A little farther on a woman with a painted face, in a faded purple belly dancer costume clanking together a pair of zils in either hand and balancing two swords horizontally atop her head. I continued on past the caricature stalls and cotton candy vendors to the edge of the pier. Several people had set up fishing lines, some possibly hoping to catch dinner. As the faces lined up on the railing stared out at the vast ocean I turned to look at them. Some stared longingly at the sea, others gazed at their lover standing by. A man who clearly carried his house on the purple mountain bike next to him jerked up his fishing pole and I watched him start to reel something in. I looked at the people several of whom had turned with interest to this small commotion. He seemed accustomed to people stare at him like another attraction on the pier as he tried to catch fish beneath the pier. He hauled up a small fish and a man above him asked if it was a catfish, he replied through several missing teeth that it were a drag'n fish. Another voice said nice cat and he said even louder that it were a drag'n fish if you would look its cuz it has a face just like a drag'n. No one seemed to hear him.
Walking back along the pier I noticed a poster board sign hoisted above my head by a wooden stake assuring me that God (& Jesus) were the energy in the universe, and more that I didn't catch. On the backside I was given the opportunity to see David the preacher man's youtube video all about it. I looked at the man who I assumed to be David, holding up the sign, walking down the pier with his eyes straight ahead. I passed the flying man, who had restarted his act, promising to fly again for a new group of people and the acrobats were still dancing and "passing the collection plate a second time like church". A black man wearing nothing but a neon green thong hanging some scraps of leopard print cloth was talking about just standin' there bein' blessed and nek'ed.
Most of these people were asking for money, but they had another common thread. They had no time for shame. People bared their bodies, danced, sang, exhibited their lagging, or lack of hygiene, and need for clothes, slept, caught fish, ate, and spoke to crowds of people, without missing an opportunity to ask for more money. Most of these things are considered private by the middle class. Desperation and pleading did not seem to be a part of the mentality of these people. Rather they acted as if this was their daily job and they were just doing what they needed to do to get by. For the majority that means exploiting themselves and accepting that they have been stripped of their privacy because they have been stripped of their homes.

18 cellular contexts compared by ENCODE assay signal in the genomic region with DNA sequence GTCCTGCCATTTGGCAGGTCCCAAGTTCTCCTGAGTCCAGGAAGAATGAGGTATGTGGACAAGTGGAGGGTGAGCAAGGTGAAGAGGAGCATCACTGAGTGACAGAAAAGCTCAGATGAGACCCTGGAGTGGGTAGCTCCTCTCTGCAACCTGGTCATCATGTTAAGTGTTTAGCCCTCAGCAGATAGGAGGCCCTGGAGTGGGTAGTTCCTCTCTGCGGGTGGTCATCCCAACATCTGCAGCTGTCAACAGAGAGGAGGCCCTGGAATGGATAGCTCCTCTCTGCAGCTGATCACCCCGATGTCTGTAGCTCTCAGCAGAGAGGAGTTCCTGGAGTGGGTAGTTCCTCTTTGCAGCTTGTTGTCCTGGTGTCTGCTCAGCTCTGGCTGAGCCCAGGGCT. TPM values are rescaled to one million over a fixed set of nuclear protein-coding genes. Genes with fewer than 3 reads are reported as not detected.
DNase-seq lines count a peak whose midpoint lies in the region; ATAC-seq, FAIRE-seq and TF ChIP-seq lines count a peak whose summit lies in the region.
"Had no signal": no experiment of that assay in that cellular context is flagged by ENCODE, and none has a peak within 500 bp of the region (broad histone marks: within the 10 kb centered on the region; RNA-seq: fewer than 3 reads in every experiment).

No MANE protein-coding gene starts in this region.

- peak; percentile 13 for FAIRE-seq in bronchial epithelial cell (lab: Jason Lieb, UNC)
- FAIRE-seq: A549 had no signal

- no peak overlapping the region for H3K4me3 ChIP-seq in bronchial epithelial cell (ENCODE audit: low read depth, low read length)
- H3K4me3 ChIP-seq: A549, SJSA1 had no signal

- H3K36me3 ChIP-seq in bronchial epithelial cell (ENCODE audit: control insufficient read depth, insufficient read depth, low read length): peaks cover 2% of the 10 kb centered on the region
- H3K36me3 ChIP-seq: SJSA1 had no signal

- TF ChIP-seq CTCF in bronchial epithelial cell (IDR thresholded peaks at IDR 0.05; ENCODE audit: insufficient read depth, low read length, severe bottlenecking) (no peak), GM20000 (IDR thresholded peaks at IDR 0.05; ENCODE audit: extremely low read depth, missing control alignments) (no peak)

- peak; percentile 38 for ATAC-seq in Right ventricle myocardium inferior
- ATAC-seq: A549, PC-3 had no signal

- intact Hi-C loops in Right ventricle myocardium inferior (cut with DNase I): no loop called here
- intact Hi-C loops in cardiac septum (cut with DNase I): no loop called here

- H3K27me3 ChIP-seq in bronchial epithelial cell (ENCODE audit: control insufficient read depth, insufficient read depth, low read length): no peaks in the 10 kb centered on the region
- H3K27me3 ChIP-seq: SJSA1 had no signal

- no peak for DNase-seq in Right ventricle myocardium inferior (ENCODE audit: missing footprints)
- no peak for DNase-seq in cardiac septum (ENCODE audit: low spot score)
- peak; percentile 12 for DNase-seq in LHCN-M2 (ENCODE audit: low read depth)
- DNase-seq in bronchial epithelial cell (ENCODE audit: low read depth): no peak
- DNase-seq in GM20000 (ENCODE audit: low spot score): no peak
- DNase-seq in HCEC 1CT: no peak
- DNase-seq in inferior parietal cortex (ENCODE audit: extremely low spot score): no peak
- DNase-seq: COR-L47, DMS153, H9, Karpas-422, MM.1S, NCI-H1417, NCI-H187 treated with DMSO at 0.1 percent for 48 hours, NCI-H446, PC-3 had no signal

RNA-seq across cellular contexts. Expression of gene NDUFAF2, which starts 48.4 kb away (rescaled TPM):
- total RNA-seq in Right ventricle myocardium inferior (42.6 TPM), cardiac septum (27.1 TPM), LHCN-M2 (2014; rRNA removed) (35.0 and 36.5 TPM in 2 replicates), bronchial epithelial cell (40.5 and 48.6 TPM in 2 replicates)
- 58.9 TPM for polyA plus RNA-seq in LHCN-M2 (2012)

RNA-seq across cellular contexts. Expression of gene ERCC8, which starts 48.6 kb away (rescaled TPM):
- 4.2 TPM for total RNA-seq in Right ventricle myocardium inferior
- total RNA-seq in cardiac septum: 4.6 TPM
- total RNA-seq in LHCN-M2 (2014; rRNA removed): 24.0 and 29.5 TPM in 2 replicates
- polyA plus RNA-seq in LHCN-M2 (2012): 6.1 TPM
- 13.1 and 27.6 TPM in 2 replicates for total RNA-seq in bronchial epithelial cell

Friday, January 7, 2011

I get to these points in my life where I am simply, and thoroughly overwhelmed by the amount of information in the world. It begins when I become truly interested in some train of thought or genre of discovery. One such example is recurrent in books. As they say, one thing leads to another, and this is no less true in a library. As I'm sure that I am not the first person to realize this I will simply restate an idea here. Every book is somehow connected to the others. Whether it be an obscure reference, an obvious allusion, a connecting quote, or the need for support, authors continually refer to their predecessors and contemporaries throughout their work. As I read I begin to make dent in whatever reading list I currently have going. Then to my great delight I discover those connections which will lead me to other great authors and engrossing books. I add the manageable handful of book titles, lets say three, to my list. I move on to those books and find a few more, then to my dismay my 'to read' list has suddenly become ten times as long as the list of those I have finished. The realization of how much there is to discover and, along with that, that my life is limited, often result in a cessation of my trail. This not suddenly but gradually. My fear of the ever growing mountain of literature before me causes my noble quest to ebb, and I simply leave off at the tail end of the book I'm just finishing. I would assimilate this feeling to a soap-box car's journey down a hill, It begins rolling, not propelled by any motor and gradually, due to the incline of the hill, it picks up speed. The only problem is as I realize I'm going too fast and move to implement the brakes, I realize I have none and shut my eyes anticipating a crash. at the bottom of the hill, rather than impact, I feel a gradual decrease in in speed and eventually roll to a stop thanks to gravity. There are certainly more books in this world than I could ever read. It is only after I forget about that that I can actually read again. Then of course the cycle begins all over again. However, it does not end in hopelessness, rather it causes me to stare at the world which contains so many books in wide eyed wonder. Leaving me in utter awe and dazzled amazement at the sheer magnitude that the written word covers both spatially and conceptually.